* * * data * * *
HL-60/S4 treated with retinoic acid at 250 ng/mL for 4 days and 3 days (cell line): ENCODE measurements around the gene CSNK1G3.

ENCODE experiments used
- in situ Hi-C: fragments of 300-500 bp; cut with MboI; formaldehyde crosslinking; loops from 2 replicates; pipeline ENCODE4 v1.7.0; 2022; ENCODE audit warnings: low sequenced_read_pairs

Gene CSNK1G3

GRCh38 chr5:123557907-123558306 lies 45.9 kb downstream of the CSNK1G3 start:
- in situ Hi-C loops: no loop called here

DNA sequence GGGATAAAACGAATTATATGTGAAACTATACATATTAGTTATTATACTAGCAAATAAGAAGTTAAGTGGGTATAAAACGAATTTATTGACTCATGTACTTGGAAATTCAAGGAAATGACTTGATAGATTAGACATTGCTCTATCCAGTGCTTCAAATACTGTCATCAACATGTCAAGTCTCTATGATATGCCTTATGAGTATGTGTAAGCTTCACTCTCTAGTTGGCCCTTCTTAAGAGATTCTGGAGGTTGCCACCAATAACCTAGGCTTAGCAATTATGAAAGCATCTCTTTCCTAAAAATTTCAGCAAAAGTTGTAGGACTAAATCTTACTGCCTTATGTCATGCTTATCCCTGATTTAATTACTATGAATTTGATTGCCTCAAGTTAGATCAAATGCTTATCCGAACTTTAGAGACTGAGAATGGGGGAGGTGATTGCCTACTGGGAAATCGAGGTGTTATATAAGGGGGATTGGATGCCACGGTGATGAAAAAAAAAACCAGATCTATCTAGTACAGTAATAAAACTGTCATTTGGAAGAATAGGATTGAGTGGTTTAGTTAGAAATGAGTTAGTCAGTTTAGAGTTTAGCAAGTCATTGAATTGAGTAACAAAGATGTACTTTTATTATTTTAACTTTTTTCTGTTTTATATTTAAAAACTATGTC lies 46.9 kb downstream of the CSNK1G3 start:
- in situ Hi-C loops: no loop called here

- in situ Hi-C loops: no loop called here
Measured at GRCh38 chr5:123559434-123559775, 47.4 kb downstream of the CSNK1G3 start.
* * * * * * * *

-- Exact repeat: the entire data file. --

HL-60/S4 treated with retinoic acid at 250 ng/mL for 4 days and 3 days (cell line): ENCODE measurements around the gene CSNK1G3.

ENCODE experiments used
- in situ Hi-C: fragments of 300-500 bp; cut with MboI; formaldehyde crosslinking; loops from 2 replicates; pipeline ENCODE4 v1.7.0; 2022; ENCODE audit warnings: low sequenced_read_pairs

Gene CSNK1G3

GRCh38 chr5:123557907-123558306 lies 45.9 kb downstream of the CSNK1G3 start:
- in situ Hi-C loops: no loop called here

DNA sequence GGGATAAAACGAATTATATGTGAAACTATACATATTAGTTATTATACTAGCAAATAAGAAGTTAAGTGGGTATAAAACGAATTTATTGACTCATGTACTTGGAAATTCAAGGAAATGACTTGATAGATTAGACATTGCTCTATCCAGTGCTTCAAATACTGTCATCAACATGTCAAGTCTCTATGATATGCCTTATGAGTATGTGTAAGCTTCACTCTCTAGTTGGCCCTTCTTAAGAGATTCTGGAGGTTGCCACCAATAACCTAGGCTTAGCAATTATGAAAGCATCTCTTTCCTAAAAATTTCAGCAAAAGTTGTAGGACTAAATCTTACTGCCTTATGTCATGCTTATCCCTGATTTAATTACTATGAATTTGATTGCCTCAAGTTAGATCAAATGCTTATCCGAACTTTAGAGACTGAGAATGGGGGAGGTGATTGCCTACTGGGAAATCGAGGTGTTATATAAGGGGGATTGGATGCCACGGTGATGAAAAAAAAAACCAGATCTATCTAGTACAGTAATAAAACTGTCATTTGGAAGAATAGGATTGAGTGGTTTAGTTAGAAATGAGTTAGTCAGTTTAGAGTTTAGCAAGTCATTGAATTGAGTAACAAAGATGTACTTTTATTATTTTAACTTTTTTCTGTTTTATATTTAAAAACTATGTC lies 46.9 kb downstream of the CSNK1G3 start:
- in situ Hi-C loops: no loop called here

- in situ Hi-C loops: no loop called here
Measured at GRCh38 chr5:123559434-123559775, 47.4 kb downstream of the CSNK1G3 start.